Does Marriage Really Make a Difference?

Recently, a California judge ruled that Prop 8, a California constitutional amendment that effectively banned same sex marriage was unconstitutional.  I know you must all be aware of the situation, so I won’t recap the media blitz.  I support the decision in this case not because it may directly affect me, but because I don’t feel that a majority’s will is always in the best interest of the country.  The majority, history has shown, has many times been wrong.

I am looking at this marriage issue debate from a more practical perspective: does marriage make a difference in my personal relationship?  I have been with my partner Mark for nine and a half years.  We are, in my humble opinion, a great match.  We are not much different from most straight marriages.  We work, live together, manage a home, accrue and pay off debt, argue, socialize, and generally enjoy each others company.  We go to bed together and wake up together.  We eat together, watch TV together, and surf the net together.  It is a working relationship like every other marriage I know.  The only difference being that legally, we aren’t recognized.

When the ruling that struck down Prop 8 came to light, I thought, “Great!”  However, I then realized that nothing had changed.  Mark and I are still in the same relationship.  We don’t have any more or less money, and we didn’t grow closer or further apart.  Our lives, other than the natural change from moment to moment, was not redefined.  I actually think that if we were to get married, nothing would really change.  We would come home with an additional legal document of which to keep track.

Now, don’t get me wrong:  I want to marry Mark.  The legal benefits alone are significant enough to make me want to marry him.  And, I think it would be great to have a legal standing in hospitals, courts, and government affairs.  But in the end, the term, the legal paperwork, the license is not what defines my relationship to Mark.  It is our loyalty, love, and shared life which binds us.  Our communication and trust  make the commitment strong.  The marriage contract is as quickly undone as it is done, but what we have, I don’t think, is so easily unraveled.

I hope that marriages for same-sex couples start happening soon nationwide.  I want my brothers and sisters to have the joy of a wedding day.  I want the world to witness two people of the same-sex commit in law to each other.   And, it’s just time for it to happen.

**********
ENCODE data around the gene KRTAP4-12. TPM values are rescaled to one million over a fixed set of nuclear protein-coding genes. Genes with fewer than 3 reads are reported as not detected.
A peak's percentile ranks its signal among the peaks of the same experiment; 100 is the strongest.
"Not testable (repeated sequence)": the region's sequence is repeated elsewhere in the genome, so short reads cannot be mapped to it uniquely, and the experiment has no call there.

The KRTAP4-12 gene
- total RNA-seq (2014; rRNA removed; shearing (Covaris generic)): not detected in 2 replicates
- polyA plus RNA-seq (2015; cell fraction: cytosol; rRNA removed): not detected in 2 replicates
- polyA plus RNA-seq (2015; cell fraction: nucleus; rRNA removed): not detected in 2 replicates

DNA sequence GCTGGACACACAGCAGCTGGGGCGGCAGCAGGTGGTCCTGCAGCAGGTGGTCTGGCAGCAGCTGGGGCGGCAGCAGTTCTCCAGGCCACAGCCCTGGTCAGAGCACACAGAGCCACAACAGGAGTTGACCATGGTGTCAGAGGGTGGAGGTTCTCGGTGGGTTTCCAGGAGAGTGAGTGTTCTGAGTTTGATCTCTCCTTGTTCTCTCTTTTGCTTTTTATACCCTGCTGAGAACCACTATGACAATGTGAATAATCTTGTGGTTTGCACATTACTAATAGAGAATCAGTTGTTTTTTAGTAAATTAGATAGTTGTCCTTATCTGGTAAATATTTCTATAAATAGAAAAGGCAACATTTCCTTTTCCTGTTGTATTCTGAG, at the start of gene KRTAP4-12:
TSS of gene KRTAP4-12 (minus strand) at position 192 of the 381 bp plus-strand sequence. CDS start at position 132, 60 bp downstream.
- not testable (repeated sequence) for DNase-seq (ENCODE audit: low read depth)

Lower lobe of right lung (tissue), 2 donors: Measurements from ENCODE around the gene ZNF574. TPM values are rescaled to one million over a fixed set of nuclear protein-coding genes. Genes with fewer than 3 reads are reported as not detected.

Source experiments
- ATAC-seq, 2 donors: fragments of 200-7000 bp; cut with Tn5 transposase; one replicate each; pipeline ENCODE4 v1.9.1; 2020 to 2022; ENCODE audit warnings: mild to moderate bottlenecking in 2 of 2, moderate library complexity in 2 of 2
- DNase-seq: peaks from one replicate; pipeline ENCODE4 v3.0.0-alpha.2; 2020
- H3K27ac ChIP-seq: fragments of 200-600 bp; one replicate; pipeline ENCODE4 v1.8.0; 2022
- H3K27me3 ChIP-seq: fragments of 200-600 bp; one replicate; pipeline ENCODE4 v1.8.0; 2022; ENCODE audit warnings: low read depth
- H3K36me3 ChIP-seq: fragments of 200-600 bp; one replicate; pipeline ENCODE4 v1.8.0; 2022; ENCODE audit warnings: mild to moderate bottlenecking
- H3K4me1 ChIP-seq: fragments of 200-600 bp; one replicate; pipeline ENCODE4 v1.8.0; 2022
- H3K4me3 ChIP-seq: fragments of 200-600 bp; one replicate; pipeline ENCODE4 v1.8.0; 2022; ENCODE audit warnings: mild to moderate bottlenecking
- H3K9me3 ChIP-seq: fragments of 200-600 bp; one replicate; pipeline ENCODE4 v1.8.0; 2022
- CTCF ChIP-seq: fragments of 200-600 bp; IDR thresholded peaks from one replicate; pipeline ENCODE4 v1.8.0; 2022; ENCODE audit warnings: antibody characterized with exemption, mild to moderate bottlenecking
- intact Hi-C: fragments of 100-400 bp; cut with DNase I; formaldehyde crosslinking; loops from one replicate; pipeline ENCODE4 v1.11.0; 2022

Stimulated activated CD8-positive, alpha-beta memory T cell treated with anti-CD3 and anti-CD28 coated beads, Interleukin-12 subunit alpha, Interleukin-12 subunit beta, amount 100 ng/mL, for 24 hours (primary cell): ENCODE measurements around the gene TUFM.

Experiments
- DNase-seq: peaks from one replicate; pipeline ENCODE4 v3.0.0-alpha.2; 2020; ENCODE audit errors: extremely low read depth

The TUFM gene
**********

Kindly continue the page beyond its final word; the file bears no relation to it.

Will I marry Mark?  Yes, in a split second.  Will it change things?  In short, no.  The two have become one:  we are “Mark and David.”  A marriage license, or lack thereof, does not change that in the slightest.

Maybe the day will come where we can marry.  Maybe it won’t.  But we will love each and will continue to spend our life together.  And, if anyone has a problem with that – they can suck it!


8 thoughts on “Does Marriage Really Make a Difference?

  1. You really made me realize that it is not BEING married that is important. It is the life and commitment that is important. In other words a legal document does not make your commitment stronger.

  2. Well said. The majority is often influenced by social conventions and such. Long ago it was considered wrong to be in an interracial relationship. If we hadn’t okayed such relationships, I probably wouldn’t be here.

    I think it’s a shame so many people think that by allowing same sex marriages it will somehow lead to the degradation of society. I’ve really heard some ridiculous things from same sex marriage opponents. They turn marriage into a religious issue when, really, it’s a function of the government. At least, that’s how I see it.

    If two people love each other and want to express that through marriage, who are we to stop them?

  3. Great blog David.

    The sentiment you expressed and the view you hold resonate with what I have believed for many years now. Marriage is not a document or binding legal contract. It is the spiritual union of two souls navigating this life together while nurturing and learning from each other. Commitment of this type cannot be made better or more “real” by any government or legislature. The fact that there are legal constructs in place that recognize this union though only for a certain subset of society and bestow on them certain rights and responsibilities is socially reprehensible. Striving for equality when coupled with uninformed biased opposition of any type is difficult to say the least.

    My hope is that a clear understanding of the issues will be revealed to those who campaign for and those who make the decisions. Despite someone’s opinion on the appropriateness of same-sex relationships marriage between two consenting adults should be acknowledged by the government, honored by the couple, and celebrated by those around them.

  4. Great blog. I have been married and had my children. I do not feel the need to be married again but I do have that choice. You should also have that choice regardless of the sex of your partner.

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